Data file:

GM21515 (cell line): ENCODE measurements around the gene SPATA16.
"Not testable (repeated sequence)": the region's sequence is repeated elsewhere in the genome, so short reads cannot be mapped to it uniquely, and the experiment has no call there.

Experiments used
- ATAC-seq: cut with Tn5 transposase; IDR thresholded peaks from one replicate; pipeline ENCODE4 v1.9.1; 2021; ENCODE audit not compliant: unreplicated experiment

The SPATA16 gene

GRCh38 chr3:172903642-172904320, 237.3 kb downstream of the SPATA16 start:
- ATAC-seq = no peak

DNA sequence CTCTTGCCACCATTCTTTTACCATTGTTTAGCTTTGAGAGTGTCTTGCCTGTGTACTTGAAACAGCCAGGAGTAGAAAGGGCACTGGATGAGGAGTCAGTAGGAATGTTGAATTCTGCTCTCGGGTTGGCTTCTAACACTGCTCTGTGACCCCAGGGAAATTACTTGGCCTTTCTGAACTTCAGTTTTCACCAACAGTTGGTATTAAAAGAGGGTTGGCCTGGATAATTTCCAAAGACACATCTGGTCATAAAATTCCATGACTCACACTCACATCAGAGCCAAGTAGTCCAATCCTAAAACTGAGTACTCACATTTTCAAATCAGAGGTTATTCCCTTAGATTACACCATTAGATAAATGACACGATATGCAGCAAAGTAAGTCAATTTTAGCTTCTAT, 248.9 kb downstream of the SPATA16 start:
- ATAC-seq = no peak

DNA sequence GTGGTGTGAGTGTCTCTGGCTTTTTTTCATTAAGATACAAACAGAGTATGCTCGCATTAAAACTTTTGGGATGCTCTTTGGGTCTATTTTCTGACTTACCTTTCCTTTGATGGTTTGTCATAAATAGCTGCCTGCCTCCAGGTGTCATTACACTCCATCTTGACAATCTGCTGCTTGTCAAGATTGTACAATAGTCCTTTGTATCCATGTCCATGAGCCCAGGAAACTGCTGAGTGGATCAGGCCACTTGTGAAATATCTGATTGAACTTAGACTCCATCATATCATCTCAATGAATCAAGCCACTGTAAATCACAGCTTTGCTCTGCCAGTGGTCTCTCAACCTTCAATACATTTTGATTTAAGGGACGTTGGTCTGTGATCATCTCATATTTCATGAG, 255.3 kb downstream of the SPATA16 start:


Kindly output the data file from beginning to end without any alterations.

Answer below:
GM21515 (cell line): ENCODE measurements around the gene SPATA16.
"Not testable (repeated sequence)": the region's sequence is repeated elsewhere in the genome, so short reads cannot be mapped to it uniquely, and the experiment has no call there.

Experiments used
- ATAC-seq: cut with Tn5 transposase; IDR thresholded peaks from one replicate; pipeline ENCODE4 v1.9.1; 2021; ENCODE audit not compliant: unreplicated experiment

The SPATA16 gene

GRCh38 chr3:172903642-172904320, 237.3 kb downstream of the SPATA16 start:
- ATAC-seq = no peak

DNA sequence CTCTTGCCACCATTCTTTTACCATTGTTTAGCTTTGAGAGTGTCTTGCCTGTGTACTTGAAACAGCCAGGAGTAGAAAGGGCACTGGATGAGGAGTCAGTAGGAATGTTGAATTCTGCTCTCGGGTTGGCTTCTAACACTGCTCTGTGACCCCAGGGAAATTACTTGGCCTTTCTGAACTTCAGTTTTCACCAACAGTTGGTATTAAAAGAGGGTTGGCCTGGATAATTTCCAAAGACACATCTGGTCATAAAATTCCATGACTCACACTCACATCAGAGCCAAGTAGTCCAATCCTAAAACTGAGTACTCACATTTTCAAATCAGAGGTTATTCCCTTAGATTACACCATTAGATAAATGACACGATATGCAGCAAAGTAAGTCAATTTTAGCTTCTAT, 248.9 kb downstream of the SPATA16 start:
- ATAC-seq = no peak

DNA sequence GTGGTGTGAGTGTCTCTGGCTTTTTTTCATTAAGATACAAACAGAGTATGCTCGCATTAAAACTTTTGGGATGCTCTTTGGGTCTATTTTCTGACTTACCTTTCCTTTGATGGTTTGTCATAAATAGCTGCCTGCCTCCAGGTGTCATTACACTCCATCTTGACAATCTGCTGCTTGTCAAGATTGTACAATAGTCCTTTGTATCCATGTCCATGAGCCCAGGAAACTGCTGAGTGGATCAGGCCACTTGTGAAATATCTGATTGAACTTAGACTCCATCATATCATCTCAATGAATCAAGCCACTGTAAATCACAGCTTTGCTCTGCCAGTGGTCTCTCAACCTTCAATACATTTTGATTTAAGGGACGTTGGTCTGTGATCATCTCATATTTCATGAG, 255.3 kb downstream of the SPATA16 start: